Local ruling party officials have systematically targeted opposition candidates for violence, intimidation, and other human rights abuses since the registration period began three months ago. Particularly in areas with established opposition support, local officials have arbitrarily detained opposition candidates, searched their property without warrant, and in some cases physically assaulted them.
Credible reports collected by Human Rights Watch indicate a pattern of cooperation among officials across all three tiers of local government – zone, wereda, and kebele administrations – in carrying out these abuses. Victims interviewed by Human Rights Watch across different locations in Oromia recounted a consistent narrative. Some were arbitrarily detained and then interrogated or threatened by wereda administration officials in the presence of zonal officials. Others were arbitrarily detained by wereda police and then transferred to the custody to zonal security officials or federal soldiers.
One 31-year-old school teacher in western Oromia was detained by police and then interrogated by wereda and zonal security officials when he sought to register as an opposition candidate. “I was afraid,” he told Human Rights Watch. “They accused me of being on OLF member and said I would be shot... They put a gun in my mouth, and then made me swear that I wouldn’t go back to the opposition.” He was released nine days later, after the deadline for candidate registration had passed. Human Rights Watch interviewed other OPC candidates who had also been detained after trying to register in other constituencies.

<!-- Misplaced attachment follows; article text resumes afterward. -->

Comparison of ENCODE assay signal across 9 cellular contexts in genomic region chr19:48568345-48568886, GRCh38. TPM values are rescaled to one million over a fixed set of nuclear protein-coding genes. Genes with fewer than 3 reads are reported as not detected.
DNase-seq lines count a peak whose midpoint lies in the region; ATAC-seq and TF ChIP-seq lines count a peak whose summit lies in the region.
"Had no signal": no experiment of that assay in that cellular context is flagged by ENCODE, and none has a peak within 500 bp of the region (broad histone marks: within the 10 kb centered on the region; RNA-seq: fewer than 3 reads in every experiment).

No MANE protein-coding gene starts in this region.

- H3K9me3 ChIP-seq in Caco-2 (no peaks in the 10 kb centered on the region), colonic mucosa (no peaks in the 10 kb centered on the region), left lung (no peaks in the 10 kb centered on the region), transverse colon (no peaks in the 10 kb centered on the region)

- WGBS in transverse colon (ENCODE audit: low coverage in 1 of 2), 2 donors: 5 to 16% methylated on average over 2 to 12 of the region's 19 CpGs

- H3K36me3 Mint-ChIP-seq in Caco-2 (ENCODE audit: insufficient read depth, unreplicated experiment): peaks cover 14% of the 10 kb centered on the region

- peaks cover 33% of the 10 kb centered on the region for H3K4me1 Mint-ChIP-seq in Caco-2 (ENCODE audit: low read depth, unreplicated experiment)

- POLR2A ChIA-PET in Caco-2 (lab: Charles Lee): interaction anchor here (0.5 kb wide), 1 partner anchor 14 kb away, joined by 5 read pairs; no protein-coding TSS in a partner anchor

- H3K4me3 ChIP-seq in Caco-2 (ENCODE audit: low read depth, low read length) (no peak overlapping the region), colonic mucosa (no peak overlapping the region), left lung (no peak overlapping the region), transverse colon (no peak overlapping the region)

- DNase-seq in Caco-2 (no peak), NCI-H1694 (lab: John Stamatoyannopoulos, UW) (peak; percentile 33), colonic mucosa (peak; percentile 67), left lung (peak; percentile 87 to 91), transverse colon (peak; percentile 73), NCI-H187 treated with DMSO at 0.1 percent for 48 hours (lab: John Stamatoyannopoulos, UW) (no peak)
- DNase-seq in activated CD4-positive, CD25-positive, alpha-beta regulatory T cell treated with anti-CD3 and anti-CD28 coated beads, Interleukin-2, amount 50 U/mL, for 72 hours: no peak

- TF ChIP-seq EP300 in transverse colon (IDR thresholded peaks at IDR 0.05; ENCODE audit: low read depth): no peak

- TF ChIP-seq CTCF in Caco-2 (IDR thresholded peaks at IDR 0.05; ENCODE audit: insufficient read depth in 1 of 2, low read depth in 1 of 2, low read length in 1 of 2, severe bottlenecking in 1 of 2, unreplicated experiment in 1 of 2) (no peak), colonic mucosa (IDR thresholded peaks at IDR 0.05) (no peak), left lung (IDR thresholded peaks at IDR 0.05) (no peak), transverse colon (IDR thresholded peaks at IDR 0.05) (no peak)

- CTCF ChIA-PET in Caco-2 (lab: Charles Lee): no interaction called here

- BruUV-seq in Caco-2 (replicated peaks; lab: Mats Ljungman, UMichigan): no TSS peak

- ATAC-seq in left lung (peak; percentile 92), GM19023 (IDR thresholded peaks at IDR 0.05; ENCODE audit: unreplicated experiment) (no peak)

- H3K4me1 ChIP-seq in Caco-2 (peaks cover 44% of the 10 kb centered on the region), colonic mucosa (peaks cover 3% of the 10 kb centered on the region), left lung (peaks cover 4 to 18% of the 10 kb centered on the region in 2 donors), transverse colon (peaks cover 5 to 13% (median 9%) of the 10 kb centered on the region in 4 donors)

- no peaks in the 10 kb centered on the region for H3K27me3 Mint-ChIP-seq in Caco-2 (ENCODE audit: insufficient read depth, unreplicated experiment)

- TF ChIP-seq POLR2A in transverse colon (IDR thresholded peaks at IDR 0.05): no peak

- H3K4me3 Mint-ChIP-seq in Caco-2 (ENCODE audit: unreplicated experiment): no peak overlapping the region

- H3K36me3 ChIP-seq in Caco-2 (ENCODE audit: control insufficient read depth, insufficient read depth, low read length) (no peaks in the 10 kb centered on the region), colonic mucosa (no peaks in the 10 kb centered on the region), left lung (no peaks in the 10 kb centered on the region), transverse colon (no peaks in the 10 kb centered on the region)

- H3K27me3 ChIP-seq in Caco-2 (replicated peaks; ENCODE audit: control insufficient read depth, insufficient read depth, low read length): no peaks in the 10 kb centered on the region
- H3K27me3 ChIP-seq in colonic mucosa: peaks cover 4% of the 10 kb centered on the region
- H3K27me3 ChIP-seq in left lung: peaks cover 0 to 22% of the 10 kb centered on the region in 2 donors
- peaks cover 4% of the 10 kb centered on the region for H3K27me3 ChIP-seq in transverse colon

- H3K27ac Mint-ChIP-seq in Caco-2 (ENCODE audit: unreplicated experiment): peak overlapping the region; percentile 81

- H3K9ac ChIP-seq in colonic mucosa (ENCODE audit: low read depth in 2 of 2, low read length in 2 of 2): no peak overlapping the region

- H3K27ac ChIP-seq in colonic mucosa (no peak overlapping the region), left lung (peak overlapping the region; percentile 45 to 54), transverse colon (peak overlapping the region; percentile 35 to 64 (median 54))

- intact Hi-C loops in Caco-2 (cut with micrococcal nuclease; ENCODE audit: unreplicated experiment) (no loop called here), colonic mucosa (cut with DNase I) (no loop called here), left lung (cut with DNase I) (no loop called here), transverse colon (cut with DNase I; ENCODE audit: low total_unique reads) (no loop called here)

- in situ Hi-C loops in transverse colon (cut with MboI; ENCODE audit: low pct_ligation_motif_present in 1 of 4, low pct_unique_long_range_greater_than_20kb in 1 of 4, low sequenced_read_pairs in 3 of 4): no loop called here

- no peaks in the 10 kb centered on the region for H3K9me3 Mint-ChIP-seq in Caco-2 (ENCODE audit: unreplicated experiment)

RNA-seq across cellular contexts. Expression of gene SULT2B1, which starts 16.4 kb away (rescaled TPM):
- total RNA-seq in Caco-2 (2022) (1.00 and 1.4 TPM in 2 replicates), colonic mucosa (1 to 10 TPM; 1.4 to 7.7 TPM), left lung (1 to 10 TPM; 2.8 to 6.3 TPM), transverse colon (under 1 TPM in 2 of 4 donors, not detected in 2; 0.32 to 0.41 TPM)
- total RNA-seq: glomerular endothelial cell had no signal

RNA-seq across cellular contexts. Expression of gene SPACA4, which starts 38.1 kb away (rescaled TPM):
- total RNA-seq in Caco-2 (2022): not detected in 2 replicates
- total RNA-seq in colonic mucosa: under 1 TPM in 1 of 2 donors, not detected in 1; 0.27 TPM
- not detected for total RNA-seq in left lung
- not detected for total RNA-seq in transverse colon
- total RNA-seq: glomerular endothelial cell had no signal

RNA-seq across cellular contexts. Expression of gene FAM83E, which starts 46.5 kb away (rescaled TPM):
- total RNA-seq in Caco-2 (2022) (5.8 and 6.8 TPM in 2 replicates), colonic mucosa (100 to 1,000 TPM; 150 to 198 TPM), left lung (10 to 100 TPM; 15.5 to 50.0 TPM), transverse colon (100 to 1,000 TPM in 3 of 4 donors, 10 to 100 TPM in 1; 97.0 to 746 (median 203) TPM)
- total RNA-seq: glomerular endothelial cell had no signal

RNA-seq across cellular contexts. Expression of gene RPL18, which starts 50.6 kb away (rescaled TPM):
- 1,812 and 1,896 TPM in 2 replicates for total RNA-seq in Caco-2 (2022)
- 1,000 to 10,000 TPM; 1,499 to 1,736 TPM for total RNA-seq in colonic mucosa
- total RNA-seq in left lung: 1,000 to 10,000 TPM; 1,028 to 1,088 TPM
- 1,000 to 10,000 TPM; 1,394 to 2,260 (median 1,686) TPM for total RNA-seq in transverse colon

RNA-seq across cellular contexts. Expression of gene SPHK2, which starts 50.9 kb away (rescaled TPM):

Prospective voters who might support the opposition have been similarly targeted by the government. Secondary school students in Oromia’s Cheliya wereda, many of whom are of voting age, reported to Human Rights Watch that they have been compelled to provide a letter from representatives of their gott/garee – unofficial groupings of households into cells that are used to monitor political speech and intimidate perceived government critics – attesting that they did not belong to any opposition party. Local officials said that unless they produced those letters, they would not be allowed to register to vote. One civil servant in Gedo town was warned by a superior that he would lose his job if he supported the opposition.
“The same local level officials who are directly responsible for much of the day-to-day political repression that occurs in Ethiopia have their jobs at stake in these elections,” Gagnon said. “As such, their efforts to intimidate ordinary people into returning them to office are especially intense.”